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Outcast tax

Hitting smokers hard on the price of their habit may help fund healthcare for a while, but it's no long-term fix.

July 28, 2007

Cruella de vil is going on the patch. Congress wants to put images of diseases on cigarette packs that would make the editors of the Journal of the American Medical Assn. squeamish. States are cracking down on where people can smoke, and one U.S. senator aims to all but stamp out tobacco use. With the nation apparently fighting a war on nicotine, it seems an odd time to look to cigarette taxes as a solution to our healthcare crisis, yet that's precisely what federal lawmakers are doing.

Smokers are about as popular in this country as terrorists and telemarketers, so there are few easier targets for legislators. Hence, the Senate plan to boost the State Children's Health Insurance Program calls for adding 61 cents to the existing 39-cent federal excise tax on a pack of smokes; the House plan would add 45 cents. The obvious problem with this idea is that taxes will discourage people from smoking, which will ultimately reduce the revenue taken in by the tax.

Meanwhile, a nationwide anti-smoking crusade that has been going on for at least a decade is gathering momentum. Walt Disney Co. on Wednesday announced it would ban depictions of smoking in its family films. Bipartisan legislation in Congress seeks to bring tobacco products under the jurisdiction of the Food and Drug Administration, allowing the agency to put limits on their manufacture, marketing and sale. A provision of the same bill would replace the surgeon general's label on cigarette packs with warnings covering half the front and back, featuring full-color images of victims of smoking-related illnesses, such as cancer and gangrene. And Sen. Michael B. Enzi (R.-Wyo.) has introduced a bill imposing a cap-and-trade program on tobacco, slowly cutting the number of cigarettes sold annually until, in 20 years, less than 2% of the population is lighting up.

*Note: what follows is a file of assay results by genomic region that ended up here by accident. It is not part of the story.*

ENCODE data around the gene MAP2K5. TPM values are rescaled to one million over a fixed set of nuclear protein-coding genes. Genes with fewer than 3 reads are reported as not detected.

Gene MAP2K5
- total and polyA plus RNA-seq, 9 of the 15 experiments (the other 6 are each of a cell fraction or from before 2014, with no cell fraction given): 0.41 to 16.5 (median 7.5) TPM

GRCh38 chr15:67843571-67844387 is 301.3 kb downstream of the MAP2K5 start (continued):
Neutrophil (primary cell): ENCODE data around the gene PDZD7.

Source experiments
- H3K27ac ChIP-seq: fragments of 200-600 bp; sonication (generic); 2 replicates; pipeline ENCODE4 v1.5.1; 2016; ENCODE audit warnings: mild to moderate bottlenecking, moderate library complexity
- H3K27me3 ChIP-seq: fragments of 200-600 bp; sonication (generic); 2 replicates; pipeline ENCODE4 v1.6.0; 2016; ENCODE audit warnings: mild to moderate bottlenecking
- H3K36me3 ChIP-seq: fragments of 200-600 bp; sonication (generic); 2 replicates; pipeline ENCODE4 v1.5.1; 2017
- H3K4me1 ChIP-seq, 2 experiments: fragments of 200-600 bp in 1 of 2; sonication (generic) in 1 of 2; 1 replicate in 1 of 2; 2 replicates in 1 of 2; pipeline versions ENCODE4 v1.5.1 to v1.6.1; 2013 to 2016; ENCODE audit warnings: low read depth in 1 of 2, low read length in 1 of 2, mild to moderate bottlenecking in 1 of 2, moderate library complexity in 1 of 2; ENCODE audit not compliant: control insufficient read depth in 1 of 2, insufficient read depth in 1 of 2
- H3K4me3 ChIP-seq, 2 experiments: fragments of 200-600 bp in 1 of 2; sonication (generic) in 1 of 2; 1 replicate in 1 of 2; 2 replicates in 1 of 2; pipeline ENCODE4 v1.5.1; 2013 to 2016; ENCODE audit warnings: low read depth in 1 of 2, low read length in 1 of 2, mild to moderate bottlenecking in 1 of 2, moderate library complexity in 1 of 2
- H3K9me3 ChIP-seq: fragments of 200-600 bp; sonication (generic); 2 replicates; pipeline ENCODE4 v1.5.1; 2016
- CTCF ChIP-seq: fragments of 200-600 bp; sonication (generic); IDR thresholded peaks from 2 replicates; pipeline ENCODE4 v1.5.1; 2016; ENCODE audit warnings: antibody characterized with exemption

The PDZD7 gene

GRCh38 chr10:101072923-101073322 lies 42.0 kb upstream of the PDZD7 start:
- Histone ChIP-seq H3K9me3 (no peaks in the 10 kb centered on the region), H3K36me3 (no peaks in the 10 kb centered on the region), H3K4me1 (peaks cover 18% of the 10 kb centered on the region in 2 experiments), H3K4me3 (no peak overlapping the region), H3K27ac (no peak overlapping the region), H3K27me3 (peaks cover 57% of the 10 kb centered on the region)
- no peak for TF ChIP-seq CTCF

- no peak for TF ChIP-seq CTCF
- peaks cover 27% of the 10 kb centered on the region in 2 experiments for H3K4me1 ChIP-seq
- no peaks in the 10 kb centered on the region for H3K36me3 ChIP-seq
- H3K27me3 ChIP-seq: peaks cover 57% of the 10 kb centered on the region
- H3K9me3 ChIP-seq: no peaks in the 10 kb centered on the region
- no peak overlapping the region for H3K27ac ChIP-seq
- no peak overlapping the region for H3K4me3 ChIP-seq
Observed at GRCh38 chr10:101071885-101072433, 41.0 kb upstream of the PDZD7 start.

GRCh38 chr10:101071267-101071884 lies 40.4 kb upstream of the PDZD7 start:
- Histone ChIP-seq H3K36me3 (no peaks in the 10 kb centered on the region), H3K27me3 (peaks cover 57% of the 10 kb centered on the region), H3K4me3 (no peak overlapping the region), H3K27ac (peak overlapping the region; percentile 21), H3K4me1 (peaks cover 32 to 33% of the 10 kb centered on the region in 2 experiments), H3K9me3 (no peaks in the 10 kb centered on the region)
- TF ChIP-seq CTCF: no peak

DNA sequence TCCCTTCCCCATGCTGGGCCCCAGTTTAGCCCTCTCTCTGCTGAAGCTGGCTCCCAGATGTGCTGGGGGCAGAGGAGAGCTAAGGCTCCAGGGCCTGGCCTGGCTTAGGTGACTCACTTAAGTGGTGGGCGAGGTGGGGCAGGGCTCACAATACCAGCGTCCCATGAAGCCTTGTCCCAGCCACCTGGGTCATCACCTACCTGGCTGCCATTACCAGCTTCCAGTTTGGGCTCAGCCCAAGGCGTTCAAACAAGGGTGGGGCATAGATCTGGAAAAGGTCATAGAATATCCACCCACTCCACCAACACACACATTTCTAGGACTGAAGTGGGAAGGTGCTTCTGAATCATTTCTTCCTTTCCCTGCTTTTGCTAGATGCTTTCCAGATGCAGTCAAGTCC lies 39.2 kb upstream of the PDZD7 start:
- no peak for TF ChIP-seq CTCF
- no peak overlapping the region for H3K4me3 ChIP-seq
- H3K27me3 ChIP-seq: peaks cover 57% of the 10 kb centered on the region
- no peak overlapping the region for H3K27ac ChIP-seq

Cigarette taxes are a smart way to cut down on smoking, which shortens lives and burdens society with high health costs. But one does have to wonder whom we're going to tax once all these anti-tobacco initiatives prompt the last smoker to kick the habit. Perhaps a fat tax? Obese people burden the health system as much as smokers do, so a Twinkie tax may be on the horizon. Surely we could come up with a good way to tax lawyers.

Or, rather than sticking the bill to social outcasts for our short-term fixes, we could resign ourselves to the fact that our healthcare system isn't going to improve until everybody contributes.

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